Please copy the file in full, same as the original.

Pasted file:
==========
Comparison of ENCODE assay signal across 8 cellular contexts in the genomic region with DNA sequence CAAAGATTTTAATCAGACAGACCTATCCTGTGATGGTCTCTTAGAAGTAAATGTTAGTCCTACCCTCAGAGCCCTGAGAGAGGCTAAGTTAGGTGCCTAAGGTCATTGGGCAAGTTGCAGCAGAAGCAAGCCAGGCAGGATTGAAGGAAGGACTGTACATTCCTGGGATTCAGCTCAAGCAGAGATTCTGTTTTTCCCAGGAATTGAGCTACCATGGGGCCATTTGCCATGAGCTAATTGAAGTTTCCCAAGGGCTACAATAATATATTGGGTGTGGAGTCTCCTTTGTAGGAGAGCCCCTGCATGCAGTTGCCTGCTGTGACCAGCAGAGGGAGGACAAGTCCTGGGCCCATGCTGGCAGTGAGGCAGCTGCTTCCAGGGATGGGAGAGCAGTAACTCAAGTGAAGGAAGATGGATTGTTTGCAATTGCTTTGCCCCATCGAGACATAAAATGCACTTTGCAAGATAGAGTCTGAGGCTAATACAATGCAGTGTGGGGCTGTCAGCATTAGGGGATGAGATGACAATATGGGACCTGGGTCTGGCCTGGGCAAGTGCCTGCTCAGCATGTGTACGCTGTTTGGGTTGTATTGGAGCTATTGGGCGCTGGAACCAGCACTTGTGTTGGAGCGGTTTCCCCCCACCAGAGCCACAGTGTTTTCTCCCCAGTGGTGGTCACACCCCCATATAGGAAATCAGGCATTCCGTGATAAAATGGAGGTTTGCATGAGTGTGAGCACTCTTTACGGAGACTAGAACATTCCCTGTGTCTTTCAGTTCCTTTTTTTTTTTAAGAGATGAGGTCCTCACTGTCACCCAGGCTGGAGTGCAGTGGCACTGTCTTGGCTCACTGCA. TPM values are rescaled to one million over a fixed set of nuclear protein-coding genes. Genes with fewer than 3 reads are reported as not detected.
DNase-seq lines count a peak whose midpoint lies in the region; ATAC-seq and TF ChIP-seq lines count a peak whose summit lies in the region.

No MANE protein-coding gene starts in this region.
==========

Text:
Comparison of ENCODE assay signal across 8 cellular contexts in the genomic region with DNA sequence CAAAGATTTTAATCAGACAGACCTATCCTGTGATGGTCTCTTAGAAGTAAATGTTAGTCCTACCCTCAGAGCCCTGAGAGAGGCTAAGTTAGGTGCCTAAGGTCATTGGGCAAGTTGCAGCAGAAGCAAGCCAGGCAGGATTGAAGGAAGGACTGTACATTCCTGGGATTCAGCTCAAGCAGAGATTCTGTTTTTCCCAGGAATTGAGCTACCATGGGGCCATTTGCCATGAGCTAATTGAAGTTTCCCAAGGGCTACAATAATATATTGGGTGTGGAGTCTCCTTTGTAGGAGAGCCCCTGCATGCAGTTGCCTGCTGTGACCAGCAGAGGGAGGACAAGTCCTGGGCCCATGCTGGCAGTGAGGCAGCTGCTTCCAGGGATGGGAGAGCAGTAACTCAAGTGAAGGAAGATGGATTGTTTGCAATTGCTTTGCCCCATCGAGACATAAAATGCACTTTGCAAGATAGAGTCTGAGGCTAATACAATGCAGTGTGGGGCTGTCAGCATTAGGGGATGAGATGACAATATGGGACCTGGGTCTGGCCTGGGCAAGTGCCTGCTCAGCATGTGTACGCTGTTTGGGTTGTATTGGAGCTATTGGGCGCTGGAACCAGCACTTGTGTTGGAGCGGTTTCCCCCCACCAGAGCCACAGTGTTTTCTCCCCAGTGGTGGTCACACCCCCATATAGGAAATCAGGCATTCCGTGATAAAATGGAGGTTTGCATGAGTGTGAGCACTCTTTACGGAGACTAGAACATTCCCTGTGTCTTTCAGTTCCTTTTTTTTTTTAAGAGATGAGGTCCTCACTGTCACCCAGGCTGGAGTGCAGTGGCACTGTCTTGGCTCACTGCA. TPM values are rescaled to one million over a fixed set of nuclear protein-coding genes. Genes with fewer than 3 reads are reported as not detected.
DNase-seq lines count a peak whose midpoint lies in the region; ATAC-seq and TF ChIP-seq lines count a peak whose summit lies in the region.

No MANE protein-coding gene starts in this region.